Remember Your Way Back Home
Remember Your Way Back Home
  • Posted: December 27, 2009
  • 1697 words
Key Lesson

In this High Holiday Season, so full of self-created gratification, we should never forget that hidden in the shadow of all passing pleasures dwells their unseen opposite, some form of sorrow that -- sooner or later -- must visit the unwary soul. Yet... for our striving to remember this inescapable fact of life, born in us is this bright new understanding: lasting joy is found only in the realization of our True Self.


The small handsome sign over the new shop in town was simple. Its hand-carved wood-block letters read: Rare Wine Shop. Hanging directly beneath it was a smaller, arrow-shaped sign, pointing directly to the always-open shop door. Brightly painted letters spelled out the invitation:

Visitors Welcome! Taste the difference!

And inside the shop the lights were always on, so that no one passing by might mistake it for being closed.

One day a young man walked into the store and, after politely greeting the elderly shop owner, asked if he might taste a few of the wines for sale. To his surprise, the owner told him that the store only sold one wine -- a rare wine, but of this the shopkeeper would gladly pour him a glass to sample.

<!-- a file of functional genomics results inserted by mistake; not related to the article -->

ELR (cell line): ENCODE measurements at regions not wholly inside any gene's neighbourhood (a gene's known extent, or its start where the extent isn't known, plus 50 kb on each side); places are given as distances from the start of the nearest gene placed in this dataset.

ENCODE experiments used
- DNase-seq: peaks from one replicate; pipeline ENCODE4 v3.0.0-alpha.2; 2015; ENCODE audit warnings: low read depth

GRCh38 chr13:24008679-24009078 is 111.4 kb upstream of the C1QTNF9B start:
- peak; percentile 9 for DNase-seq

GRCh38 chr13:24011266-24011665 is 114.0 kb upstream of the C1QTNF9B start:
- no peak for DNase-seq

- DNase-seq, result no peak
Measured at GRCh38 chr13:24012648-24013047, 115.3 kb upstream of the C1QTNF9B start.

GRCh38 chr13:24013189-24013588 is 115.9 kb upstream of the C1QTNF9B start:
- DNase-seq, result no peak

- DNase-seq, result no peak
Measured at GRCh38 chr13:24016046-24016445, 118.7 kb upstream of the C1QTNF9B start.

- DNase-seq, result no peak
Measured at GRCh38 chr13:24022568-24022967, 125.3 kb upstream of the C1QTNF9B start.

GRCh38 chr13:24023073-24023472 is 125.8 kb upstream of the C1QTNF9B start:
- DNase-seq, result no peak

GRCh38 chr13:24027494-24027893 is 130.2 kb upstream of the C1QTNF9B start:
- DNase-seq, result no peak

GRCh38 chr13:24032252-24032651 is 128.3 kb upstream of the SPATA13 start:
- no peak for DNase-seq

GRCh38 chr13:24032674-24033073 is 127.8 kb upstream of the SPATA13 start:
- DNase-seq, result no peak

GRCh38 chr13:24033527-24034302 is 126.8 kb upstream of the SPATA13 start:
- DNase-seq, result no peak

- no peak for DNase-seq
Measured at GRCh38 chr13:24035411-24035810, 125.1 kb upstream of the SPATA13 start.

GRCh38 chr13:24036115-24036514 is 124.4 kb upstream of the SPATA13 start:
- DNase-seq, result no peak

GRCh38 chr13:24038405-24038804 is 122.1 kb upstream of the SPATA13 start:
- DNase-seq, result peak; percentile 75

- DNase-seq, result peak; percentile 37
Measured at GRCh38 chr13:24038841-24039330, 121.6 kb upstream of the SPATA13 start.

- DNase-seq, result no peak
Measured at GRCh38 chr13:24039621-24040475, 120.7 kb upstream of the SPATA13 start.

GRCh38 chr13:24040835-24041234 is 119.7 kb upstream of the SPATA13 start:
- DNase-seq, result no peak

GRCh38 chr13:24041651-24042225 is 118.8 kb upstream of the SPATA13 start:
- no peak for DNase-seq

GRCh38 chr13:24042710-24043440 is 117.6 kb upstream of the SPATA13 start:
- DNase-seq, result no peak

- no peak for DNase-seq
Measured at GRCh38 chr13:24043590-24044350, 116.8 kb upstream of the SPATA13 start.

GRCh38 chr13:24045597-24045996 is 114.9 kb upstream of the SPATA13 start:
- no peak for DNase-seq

Finding it difficult to keep his thoughts to himself in the awkward moments of waiting for the owner to pour the wine, the young man decided to speak his mind: "Isn't it awfully difficult to stay in business selling only one kind wine?"

He didn't know what to make of the shop-owner's reply, even though it was given with a smile. "I guess it all depends on the nature of one's business". With this he was handed a taster's glass of a dark-red, richly fragrant wine. The owner kept speaking.

"This wine is not to everyone's taste", but there was no apology in his tone. "However", his tone shifting as though trying to convey some unspoken secret, "there are those who, having once tasted this wine, can never again be satisfied again with any other."